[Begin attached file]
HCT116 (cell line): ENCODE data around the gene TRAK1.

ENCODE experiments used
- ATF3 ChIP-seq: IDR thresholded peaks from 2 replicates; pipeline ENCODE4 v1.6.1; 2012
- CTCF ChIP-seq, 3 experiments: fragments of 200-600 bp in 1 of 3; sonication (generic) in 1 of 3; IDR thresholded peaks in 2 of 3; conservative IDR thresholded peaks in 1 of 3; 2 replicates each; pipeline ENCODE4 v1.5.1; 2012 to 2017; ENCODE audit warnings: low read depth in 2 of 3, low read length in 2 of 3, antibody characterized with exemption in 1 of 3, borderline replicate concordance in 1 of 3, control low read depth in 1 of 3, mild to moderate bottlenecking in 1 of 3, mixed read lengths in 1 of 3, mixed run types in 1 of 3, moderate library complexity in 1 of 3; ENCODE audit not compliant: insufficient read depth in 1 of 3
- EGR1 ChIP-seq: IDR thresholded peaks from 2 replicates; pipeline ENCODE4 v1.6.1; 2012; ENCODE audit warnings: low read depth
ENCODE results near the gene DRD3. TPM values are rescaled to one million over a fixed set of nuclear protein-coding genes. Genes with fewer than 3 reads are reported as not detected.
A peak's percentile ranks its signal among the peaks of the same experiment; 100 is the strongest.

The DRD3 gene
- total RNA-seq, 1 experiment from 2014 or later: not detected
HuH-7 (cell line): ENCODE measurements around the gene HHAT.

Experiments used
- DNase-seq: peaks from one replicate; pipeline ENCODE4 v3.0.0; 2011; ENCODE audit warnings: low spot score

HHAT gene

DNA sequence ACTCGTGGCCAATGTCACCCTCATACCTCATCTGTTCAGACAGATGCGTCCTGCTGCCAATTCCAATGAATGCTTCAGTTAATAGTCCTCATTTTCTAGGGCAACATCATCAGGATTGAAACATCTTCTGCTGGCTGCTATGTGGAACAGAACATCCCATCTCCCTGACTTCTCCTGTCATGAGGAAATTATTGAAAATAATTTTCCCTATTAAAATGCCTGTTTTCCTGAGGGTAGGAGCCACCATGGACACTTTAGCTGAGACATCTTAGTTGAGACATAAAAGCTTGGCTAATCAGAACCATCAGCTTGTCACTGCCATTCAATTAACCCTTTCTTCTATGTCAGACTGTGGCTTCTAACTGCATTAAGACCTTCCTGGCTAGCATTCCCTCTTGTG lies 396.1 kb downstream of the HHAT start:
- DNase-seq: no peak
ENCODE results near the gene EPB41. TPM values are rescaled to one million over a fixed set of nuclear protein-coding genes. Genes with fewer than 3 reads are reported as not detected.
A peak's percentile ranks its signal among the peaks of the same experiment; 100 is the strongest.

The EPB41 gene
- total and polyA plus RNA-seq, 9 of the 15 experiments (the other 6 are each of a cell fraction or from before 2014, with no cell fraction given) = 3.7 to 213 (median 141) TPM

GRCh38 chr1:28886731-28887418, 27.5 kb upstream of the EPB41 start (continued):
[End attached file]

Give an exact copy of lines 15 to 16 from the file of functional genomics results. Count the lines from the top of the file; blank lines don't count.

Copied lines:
- DNase-seq: no peak
ENCODE results near the gene EPB41. TPM values are rescaled to one million over a fixed set of nuclear protein-coding genes. Genes with fewer than 3 reads are reported as not detected.